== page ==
Deborah Plummer on Imagework and Helping Children to Cope with Change, Stress and Anxiety

“When a child comes up with an image that represents how he feels about a situation, he is tapping into something that goes way beyond logical thought processes. And when he realises that he can ‘play’ with these images and be creative in forming new images, then he can begin to take more control. Imagework often triggers insights and shifts in perspective which may not come through logical thinking alone.”

Ilona Roth: Some thoughts on International Aspergers Day 2010

“…just when the concept of Asperger has become so firmly established in both clinical practice and public understanding, the latest report from the DSM-V Neurodevelopmental Disorders Work Group signals the likelihood that Asperger syndrome, and other diagnostic ‘sub-types’ within the spectrum will be replaced by a single label, ‘autism spectrum disorder’ […] to those for whom the label ‘Asperger syndrome’ is a badge of identity, the change may be unwelcome. For others, it may bring greater recognition of the difficulties experienced even at the ‘high-functioning’ end of the spectrum…”

Kieran O’Hagan on Competence in Social Work Practice

“…why is it that a very small number of social workers who have striven so hard to qualify and who have demonstrably proven their competence at the end of their training fail to maintain it in practice? […] It certainly cannot happen overnight. The reports often expose terrible working conditions, e.g., inadequate supervision and resources, and unrealistic caseloads (and that’s even without mention of exceedingly difficult and often intimidating clients). All of these factors may adversely affect the worker’s level of performance, and in some cases, make it virtually impossible to maintain the level of competence already achieved in practice placements, and amply recorded and demonstrated in workers’ portfolio. Therein I believe, lies both the problem and the solution…”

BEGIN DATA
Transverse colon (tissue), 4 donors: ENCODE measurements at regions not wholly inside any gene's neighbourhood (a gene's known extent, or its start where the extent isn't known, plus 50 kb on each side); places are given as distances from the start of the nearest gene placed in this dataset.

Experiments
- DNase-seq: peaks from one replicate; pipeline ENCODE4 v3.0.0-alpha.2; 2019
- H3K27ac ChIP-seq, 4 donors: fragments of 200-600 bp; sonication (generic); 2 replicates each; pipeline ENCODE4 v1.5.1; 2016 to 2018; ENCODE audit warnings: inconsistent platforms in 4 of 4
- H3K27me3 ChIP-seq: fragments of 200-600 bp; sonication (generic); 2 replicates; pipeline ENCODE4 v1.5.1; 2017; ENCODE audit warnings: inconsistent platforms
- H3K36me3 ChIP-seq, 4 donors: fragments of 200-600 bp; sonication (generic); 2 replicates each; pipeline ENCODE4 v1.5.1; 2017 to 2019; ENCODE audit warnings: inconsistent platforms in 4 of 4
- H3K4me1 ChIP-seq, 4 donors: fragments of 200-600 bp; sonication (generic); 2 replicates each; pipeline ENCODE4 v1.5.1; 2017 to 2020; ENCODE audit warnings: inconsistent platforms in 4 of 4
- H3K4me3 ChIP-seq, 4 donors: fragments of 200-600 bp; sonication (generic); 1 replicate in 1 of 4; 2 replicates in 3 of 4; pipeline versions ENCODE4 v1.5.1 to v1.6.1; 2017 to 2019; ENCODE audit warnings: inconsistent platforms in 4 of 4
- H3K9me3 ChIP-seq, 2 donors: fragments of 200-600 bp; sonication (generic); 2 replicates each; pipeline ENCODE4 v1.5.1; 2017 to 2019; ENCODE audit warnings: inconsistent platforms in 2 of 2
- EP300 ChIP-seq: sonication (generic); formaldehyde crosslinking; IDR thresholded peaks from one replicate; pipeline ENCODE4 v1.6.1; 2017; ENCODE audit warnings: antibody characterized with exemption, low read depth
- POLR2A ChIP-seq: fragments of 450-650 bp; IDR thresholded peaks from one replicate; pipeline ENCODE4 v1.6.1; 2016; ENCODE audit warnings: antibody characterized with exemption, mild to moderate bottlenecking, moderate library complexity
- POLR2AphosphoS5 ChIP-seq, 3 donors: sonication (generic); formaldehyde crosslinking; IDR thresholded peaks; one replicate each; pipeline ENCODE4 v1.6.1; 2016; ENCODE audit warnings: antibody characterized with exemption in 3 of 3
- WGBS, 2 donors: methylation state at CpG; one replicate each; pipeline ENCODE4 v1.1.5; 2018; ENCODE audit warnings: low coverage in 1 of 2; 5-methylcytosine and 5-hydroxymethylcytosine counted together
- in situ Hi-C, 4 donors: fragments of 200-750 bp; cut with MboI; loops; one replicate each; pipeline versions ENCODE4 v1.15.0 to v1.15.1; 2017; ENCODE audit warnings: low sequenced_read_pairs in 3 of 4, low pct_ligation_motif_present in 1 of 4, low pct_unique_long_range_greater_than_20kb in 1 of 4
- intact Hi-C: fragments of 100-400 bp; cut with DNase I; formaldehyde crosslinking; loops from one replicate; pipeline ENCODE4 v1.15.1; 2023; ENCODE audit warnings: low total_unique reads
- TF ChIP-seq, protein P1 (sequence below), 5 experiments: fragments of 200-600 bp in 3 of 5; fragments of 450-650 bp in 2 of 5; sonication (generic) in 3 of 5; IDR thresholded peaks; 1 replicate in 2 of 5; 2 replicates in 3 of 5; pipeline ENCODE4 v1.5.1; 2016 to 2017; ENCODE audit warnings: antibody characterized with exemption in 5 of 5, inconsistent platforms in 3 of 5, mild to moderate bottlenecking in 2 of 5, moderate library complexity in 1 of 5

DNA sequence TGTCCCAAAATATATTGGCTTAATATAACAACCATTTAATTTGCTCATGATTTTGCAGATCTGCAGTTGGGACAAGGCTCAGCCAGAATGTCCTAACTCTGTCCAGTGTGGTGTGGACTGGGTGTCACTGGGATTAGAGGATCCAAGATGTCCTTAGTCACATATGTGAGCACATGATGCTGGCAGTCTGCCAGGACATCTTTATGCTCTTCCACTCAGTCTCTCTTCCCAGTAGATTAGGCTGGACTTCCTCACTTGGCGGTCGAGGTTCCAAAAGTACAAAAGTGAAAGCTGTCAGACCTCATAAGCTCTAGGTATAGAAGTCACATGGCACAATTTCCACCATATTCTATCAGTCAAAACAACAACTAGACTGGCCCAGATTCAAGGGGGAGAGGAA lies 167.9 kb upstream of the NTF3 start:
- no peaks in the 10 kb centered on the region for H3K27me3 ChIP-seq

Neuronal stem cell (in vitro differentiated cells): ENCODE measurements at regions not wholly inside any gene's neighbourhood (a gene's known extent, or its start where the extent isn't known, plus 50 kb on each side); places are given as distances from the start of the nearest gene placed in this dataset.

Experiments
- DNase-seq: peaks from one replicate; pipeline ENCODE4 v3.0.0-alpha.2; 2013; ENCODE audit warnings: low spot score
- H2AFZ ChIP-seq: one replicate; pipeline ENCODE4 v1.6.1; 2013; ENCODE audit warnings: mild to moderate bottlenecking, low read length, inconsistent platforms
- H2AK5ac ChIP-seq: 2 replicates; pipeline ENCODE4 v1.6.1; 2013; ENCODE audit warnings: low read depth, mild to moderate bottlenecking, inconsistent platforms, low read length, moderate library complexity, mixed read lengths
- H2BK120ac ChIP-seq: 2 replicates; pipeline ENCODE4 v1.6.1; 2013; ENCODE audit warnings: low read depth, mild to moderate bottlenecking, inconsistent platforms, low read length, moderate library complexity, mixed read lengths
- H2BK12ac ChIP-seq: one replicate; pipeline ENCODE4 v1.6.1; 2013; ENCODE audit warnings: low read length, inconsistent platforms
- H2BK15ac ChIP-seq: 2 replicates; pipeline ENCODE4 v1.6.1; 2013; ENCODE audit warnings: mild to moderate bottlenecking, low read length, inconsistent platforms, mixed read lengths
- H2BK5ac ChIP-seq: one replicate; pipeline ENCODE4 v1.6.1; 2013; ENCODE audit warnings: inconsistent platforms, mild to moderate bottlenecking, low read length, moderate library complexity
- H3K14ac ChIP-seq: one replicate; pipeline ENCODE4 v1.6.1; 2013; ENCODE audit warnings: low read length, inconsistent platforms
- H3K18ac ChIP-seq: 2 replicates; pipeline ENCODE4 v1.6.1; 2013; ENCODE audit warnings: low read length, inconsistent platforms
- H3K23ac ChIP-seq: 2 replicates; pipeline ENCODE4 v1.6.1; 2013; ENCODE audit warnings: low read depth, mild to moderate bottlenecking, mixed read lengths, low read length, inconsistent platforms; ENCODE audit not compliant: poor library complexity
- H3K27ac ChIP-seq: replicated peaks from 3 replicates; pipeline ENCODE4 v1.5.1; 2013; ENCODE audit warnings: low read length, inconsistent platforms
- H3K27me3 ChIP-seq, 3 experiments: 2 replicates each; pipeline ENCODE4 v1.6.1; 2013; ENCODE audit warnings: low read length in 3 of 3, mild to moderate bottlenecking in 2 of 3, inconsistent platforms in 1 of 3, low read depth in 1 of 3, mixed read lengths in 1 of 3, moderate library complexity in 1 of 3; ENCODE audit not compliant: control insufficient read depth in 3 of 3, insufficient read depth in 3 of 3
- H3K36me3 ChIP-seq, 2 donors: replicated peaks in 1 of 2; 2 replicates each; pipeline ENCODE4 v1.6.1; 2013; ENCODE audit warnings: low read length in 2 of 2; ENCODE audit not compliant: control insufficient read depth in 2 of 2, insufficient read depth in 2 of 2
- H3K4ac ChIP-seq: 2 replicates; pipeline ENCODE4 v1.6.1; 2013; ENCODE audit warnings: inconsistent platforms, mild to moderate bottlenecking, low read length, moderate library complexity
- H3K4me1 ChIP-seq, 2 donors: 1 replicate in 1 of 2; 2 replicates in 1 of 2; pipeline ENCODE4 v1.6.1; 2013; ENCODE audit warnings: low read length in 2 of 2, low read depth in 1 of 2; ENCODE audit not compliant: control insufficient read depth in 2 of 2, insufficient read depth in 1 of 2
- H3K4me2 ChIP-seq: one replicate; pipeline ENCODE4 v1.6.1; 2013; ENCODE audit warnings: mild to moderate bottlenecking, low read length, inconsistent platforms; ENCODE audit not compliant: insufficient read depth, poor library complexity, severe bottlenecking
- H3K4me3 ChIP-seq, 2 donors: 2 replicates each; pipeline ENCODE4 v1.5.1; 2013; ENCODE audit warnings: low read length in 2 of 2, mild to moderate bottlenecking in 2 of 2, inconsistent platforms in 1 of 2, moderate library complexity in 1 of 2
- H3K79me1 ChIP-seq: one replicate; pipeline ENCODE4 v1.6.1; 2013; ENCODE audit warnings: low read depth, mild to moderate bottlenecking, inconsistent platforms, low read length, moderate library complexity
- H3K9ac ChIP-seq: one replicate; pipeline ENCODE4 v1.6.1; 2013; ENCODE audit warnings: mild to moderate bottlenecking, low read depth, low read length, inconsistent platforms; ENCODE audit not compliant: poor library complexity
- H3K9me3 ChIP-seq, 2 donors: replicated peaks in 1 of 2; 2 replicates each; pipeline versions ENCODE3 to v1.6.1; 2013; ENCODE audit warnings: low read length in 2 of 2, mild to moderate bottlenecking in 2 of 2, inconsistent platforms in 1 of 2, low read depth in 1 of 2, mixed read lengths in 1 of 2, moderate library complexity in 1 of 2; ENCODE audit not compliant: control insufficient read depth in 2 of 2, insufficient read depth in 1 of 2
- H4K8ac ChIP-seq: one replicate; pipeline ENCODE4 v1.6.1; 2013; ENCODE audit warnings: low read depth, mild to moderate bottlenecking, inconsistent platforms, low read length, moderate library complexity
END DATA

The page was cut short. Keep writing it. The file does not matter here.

Chris Taylor on Caring for Children and Teenagers with Attachment Difficulties

“Our attachment history affects us all, and children who have had sub-optimal early care are likely to be anxiously attached and to carry this anxiety as a self-fulfilling prophecy into other relationships, developing behavioural coping mechanisms that may make them difficult to care for. If the caregiver is also frightening, the child cannot organize their coping strategy in a coherent way. Such a child presents a huge challenge to be adequately cared for. Understanding attachment allows professionals charged with this task to unpack the child’s adjustment and work out ways of responding to the child that answers their attachment need and switches of the child’s self-defeating behaviours.”

Article by Phoebe Caldwell: Using Intensive Interaction to turn ‘aloneness’ into shared interest

“Contrary to what is normally understood, children on the autistic spectrum do recognise when we use their own body language to communicate, provided we respond using the repertoire of their personal behaviours. We are shifting their attention from solitary self-stimulation to shared activity, remembering that what is important is not just what they do – but how they do it, since this tells us how they feel.”

Rhidian Hughes: “Restraint does nothing to address the underlying causes of people’s behaviour”

“…the United States was the first country to take a long hard look at the use of restraint and to develop a number of innovative restraint reduction and eradication approaches. […] Progress in other countries has followed, although at a different pace. Arguably the UK has lagged behind other countries in the attention afforded to this topic and the lack of domestic research has been criticised, a point made in the book…”